American market still eludes VW

German-based automaker set big sales goal for 2018

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SOUTHFIELD, Mich. — Two years after Volkswagen kicked off its latest push to become more than an also-ran in the U.S. car market, Detroit's automakers are hitting back hard.

Consumer Reports lauded General Motors' Chevrolet Impala as the best sedan on the market. Ford's Fusion is winning share from Toyota's Camry, the top- selling car in the U.S.

The VW Passat, which was made bigger and cheaper to appeal to mainstream American drivers, never cracked the Top 20 models in the U.S.

While Wolfsburg, Germany-based Volkswagen has become the world's third-largest automaker thanks to well-timed expansions in China and Brazil, the U.S. has remained something of a riddle for Europe's biggest carmaker. Finding a solution to make VW more than just a niche player is key to achieving its goal of becoming the world's biggest automaker by 2018.

"We understand Europe, we understand China and we understand Brazil," VW Chairman Ferdinand Piech told Bloomberg News this month in Vienna. "But we only understand the U.S. to a certain degree so far."

The lack of progress in the world's second-biggest auto market is a source of frustration for Volkswagen, which was the top-selling foreign automaker in the U.S. until Toyota surpassed it in 1975. Its Beetle and Microbus are icons, ensconced in American popular culture from Disney's "Herbie the Love Bug" and Arlo Guthrie's "Alice's Restaurant" to "Little Miss Sunshine" and the TV show "Lost."

Piech's comment marks a bit of a departure from the company's usual confidence about meeting the 2018 goal to be the global leader in sales and profits.

"Our pursuit of innovation and perfection and our responsible approach will help to make us the world's leading automaker by 2018 — both economically and ecologically," Chief Executive Officer Martin Winterkorn said in a letter to shareholders in the company's 2012 annual report.

With VW being outspent on advertising by more than two to one and slow to plug gaps in its lineup, the German automaker is at risk of missing its 2018 U.S. sales target by 33 percent, IHS Automotive estimates. The VW and Audi brands combined probably will continue to lose market share in October, according to four analysts in a survey by Bloomberg News.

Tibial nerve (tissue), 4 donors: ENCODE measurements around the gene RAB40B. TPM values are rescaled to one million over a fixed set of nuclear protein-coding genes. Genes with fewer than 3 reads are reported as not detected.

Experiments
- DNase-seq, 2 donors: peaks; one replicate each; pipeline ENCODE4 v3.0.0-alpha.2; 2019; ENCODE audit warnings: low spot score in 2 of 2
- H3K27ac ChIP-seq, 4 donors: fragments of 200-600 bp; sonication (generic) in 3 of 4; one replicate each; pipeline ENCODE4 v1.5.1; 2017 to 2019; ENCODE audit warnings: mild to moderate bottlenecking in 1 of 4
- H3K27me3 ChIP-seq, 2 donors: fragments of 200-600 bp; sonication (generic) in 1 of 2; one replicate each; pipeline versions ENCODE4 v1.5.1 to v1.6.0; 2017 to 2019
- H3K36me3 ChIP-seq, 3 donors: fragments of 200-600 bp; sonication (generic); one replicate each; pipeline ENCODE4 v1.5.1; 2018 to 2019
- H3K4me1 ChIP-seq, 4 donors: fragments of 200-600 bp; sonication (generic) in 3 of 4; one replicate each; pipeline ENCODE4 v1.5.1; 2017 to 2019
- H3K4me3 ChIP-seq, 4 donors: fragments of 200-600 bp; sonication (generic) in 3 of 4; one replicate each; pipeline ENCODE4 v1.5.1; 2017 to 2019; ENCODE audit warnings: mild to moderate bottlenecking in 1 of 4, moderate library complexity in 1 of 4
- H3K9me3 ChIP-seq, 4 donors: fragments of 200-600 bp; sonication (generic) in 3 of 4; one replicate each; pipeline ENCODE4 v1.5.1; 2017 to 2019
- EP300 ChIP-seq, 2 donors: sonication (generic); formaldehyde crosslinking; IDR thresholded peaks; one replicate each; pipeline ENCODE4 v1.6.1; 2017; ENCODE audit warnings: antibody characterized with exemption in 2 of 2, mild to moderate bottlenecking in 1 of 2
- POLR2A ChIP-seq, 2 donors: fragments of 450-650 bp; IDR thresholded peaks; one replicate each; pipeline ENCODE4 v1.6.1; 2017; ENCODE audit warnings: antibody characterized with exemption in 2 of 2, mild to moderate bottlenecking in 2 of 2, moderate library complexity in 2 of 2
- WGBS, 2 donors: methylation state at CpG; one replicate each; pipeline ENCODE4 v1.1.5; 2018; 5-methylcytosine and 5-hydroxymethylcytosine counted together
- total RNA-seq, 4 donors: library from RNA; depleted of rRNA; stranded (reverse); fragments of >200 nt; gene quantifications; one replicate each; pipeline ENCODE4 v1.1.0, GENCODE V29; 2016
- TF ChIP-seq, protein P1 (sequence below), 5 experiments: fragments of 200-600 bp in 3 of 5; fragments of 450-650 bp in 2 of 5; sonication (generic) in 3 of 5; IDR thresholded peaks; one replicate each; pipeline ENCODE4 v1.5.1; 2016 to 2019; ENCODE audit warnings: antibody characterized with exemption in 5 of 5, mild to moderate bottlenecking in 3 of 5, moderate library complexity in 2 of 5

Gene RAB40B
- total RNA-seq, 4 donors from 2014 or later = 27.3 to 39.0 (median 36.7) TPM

The redesigned Passat was embraced by the automotive press: Motor Trend praised its cornering and "clean, chiseled body" among the traits of the "almost perfect" family sedan.

While the Passat helped to almost double the brand's U.S. sales, aided by a popular television commercial featuring a boy dressed as Darth Vader, growth is flagging. Through September, VW brand deliveries declined 2.6 percent as fewer Americans bought Golf hatchbacks and Jetta sedans, even as industrywide demand rose 8.1 percent.

Combined deliveries of the VW and Audi brands probably rose 3.3 percent in October, the average of three analysts' estimates. Industrywide sales last month, which will be released tomorrow, are projected to climb 7.3 percent, the average of nine estimates. Even if this month's VW sales exceed estimates, the 2018 goal is going to be hard to reach.

"VW has never really taken the U.S. customer seriously," said Arndt Ellinghorst, head of auto research at International Strategy and Investment Group in London. "They tend to over- engineer their cars and hope that Americans will one day appreciate them."

VW's U.S. ad spending of $691 million is dwarfed by GM's $1.83 billion, Toyota's $1.76 billion and Ford's $1.62 billion, according to data from market researcher Nielsen.

The company also needs to plug gaps in its lineup. Plans to flank the Passat with a big, affordable, U.S.-style sport-utility vehicle haven't been finalized almost 10 months after the Crossblue prototype was shown at the Detroit auto show. Based on typical development times of three years, the model may not reach showrooms before 2016, five years after the Passat.

The lack of a competitor to the Ford Explorer and Toyota Highlander leaves VW in the SUV segment with just the compact Tiguan and the $43,995 Touareg, which costs 11 percent more than the luxury Lexus RX. That shuts it out of a big chunk of the U.S. market.

VW's sales are forecast to rise to 535,000 cars in 2018, according to IHS Automotive. While that's a 22 percent gain from last year, the target — set in 2007 — is for 800,000 autos.